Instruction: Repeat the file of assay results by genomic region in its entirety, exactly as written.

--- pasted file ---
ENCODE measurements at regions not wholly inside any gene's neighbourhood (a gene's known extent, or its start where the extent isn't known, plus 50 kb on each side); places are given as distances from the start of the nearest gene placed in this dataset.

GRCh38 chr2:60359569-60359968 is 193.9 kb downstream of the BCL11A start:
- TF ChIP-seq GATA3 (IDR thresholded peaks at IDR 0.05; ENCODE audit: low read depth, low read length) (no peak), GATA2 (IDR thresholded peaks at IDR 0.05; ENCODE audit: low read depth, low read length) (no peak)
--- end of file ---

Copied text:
ENCODE measurements at regions not wholly inside any gene's neighbourhood (a gene's known extent, or its start where the extent isn't known, plus 50 kb on each side); places are given as distances from the start of the nearest gene placed in this dataset.

GRCh38 chr2:60359569-60359968 is 193.9 kb downstream of the BCL11A start:
- TF ChIP-seq GATA3 (IDR thresholded peaks at IDR 0.05; ENCODE audit: low read depth, low read length) (no peak), GATA2 (IDR thresholded peaks at IDR 0.05; ENCODE audit: low read depth, low read length) (no peak)